All of these successes have brought Doyle to a happy place in his professional life. It is striking, however, to hear how often he makes throwaway remarks about his longevity such as, "Most of The Commitments' cast weren't even born when the book came out." Now well into his second half-century, he is clearly becoming more and more preoccupied by the ageing process.
As a teacher, his gold studded ear-ring and Doc Marten boots earned him the nickname 'Punk Doyle'. Today I can't help pointing out that we are both wearing the same brand of tweed jacket. "There comes an age where it just feels right, doesn't there?" he laughs, before generously agreeing that I seem to have got there a few years before him.
When you start attending more funerals than weddings, Doyle muses, it's hard to avoid thinking about grief. "If we're lucky, we don't encounter much loss in our younger years. Now I sometimes hear that a pupil of mine is dead, somebody I last saw when they were 15. It gets you rattled. Your angle on life changes and so does your vocabulary."
One way of staying young at heart is to keep up with new trends such as social media. While writing his most recent adult novel The Guts, Doyle opened up a Facebook account for research purposes and was immediately intrigued by its possibilities. He now uses it as a vehicle for his hugely popular Two Pints sketches, - which featured in two books published in 2012 and 2014 - based on a couple of middle-aged men sardonically discussing the issues of the day in their local pub.
"They are great fun to do," he says. "I see those characters as two fellas who don't know each other all that well, but are comfortable enough to say whatever they want. Political correctness goes out the window and sometimes the modern world confuses them, but they are absolutely not stupid."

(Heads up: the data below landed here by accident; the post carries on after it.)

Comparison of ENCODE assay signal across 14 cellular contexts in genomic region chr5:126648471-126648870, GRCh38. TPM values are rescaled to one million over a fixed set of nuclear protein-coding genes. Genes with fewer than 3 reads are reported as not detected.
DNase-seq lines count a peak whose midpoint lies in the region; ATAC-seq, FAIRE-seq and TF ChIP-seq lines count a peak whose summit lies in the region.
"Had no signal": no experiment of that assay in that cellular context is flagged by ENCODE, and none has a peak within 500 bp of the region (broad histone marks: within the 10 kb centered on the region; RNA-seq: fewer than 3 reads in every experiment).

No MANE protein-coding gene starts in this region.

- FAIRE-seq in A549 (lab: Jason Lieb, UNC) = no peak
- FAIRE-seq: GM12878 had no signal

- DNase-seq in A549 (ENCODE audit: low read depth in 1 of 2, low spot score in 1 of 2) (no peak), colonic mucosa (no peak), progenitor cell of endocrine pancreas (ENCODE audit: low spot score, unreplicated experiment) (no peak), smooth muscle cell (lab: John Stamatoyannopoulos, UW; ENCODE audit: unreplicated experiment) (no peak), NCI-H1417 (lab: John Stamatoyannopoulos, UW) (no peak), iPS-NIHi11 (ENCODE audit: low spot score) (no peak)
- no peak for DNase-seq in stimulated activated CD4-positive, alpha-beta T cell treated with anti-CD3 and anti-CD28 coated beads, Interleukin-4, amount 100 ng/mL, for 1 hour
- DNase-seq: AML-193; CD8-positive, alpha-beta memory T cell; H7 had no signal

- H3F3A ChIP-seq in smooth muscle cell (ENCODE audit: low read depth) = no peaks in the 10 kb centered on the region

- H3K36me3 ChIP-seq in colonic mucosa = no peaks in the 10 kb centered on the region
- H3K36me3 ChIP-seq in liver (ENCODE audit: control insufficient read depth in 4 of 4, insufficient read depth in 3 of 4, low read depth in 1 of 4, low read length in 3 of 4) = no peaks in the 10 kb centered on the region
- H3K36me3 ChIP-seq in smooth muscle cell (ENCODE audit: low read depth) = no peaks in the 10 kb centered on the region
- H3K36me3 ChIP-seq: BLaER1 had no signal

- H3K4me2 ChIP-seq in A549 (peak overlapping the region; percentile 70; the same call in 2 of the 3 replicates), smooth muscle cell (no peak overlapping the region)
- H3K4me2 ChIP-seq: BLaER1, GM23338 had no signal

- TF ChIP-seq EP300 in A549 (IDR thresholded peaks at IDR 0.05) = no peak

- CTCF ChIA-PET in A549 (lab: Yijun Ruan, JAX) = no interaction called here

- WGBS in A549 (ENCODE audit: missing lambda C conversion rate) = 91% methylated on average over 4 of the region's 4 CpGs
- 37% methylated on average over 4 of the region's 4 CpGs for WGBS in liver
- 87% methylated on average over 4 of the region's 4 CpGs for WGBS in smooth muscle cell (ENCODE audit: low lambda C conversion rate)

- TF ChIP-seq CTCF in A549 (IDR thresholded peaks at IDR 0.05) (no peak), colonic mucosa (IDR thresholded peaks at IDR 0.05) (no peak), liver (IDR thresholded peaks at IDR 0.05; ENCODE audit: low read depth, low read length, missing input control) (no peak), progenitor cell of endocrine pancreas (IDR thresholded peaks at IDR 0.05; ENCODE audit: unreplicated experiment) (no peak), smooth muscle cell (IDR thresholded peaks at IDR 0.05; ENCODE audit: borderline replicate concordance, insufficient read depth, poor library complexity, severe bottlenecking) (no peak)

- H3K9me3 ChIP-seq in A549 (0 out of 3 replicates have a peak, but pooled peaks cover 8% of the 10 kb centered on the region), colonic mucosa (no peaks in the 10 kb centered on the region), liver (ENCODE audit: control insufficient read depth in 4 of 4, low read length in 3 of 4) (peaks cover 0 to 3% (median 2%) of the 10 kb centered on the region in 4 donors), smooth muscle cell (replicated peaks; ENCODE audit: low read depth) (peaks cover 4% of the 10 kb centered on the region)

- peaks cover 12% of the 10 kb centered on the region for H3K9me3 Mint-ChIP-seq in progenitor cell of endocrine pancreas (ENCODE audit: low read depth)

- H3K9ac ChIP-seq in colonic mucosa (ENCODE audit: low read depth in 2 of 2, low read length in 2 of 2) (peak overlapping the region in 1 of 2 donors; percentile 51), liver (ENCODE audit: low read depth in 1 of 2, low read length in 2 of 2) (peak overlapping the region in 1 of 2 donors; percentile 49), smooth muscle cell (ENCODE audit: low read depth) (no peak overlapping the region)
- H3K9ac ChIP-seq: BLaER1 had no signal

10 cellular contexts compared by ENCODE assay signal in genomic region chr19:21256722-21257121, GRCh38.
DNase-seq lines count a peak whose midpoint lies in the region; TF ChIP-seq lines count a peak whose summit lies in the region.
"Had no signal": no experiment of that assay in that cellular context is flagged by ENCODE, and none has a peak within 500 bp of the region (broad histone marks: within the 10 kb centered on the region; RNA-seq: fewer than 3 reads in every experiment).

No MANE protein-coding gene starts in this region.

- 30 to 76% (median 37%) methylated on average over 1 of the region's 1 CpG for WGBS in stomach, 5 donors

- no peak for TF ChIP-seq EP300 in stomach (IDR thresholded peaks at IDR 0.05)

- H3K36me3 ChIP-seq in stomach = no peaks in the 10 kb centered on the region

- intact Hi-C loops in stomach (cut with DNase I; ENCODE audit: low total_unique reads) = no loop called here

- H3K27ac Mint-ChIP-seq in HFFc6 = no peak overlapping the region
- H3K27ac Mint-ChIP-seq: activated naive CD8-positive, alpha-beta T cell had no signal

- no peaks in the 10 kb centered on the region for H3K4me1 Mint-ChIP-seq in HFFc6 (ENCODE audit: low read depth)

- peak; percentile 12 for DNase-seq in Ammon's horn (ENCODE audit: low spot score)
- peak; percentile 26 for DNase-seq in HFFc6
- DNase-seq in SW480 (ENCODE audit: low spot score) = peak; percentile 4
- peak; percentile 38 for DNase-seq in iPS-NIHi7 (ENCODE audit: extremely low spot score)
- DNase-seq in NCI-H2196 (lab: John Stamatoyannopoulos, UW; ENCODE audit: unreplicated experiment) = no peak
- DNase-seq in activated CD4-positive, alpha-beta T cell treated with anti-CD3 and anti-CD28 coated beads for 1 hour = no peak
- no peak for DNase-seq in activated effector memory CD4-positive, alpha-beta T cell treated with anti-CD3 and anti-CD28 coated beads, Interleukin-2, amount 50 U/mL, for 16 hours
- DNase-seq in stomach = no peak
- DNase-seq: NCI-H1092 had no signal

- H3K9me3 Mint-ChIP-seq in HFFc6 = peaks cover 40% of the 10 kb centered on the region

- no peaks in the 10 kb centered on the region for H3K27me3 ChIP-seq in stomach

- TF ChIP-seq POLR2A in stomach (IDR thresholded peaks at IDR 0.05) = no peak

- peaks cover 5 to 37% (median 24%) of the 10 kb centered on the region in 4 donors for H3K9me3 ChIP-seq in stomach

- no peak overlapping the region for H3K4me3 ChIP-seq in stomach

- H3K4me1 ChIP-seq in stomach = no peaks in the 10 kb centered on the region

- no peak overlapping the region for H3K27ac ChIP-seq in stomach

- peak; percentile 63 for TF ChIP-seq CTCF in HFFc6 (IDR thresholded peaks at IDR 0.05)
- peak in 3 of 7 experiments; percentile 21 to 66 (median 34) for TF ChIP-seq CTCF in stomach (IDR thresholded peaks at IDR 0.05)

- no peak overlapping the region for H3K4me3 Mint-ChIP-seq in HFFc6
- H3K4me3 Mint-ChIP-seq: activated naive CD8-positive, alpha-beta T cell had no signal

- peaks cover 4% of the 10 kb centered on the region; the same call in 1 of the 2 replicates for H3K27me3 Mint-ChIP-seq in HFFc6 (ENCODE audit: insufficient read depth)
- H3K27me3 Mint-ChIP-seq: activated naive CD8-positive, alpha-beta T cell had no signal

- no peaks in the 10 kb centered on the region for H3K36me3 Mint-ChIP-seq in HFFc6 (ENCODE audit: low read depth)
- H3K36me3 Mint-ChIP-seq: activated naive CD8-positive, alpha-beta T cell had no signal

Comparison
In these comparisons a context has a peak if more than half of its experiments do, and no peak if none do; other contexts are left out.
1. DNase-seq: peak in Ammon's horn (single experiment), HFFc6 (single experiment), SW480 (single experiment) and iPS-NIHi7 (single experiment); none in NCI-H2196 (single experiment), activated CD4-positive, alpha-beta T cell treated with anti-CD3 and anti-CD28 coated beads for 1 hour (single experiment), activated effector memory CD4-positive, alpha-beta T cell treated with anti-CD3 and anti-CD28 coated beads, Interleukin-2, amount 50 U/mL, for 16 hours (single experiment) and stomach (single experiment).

Doyle is hugely resistant to the idea that any of his work is autobiographical. "I've never been in a band, never been pregnant and never been unemployed," he says with reference to the Barrytown Trilogy. Even so, there are times when the Two Pints men sound like mouthpieces for their creator's opinions -most notably a piece about last year's same-sex marriage referendum in which one of them mentions his gay nephew.
- I thought to meself, 'A few years o'marriage will fix tha' little f*****'s cough for him.'
- That's why you're votin' Yes? It can't be-
- No. I'm just messin'. Look - f*** it, I love him. He's a great kind an' if he ever wants to get married, he should be able to. An' me sister can have her big day as well.
A moving target is more difficult to hit. The sheer variety of Doyle's recent output brings this old adage to mind, although he is still occasionally pigeonholed as the writer who uses so many four-letter words. In a 1997 episode of Father Ted, Dougal calls the title character "a big b******s" and is asked, "Have you been reading those Roddy Doyle books again?"
There are very few things he has done that his children think are cool, Doyle admits, but being namechecked in Father Ted was one of them.
A few years ago, however, somebody compared him to the Anglo Tapes' foul-mouthed bankers and left him distinctly less amused.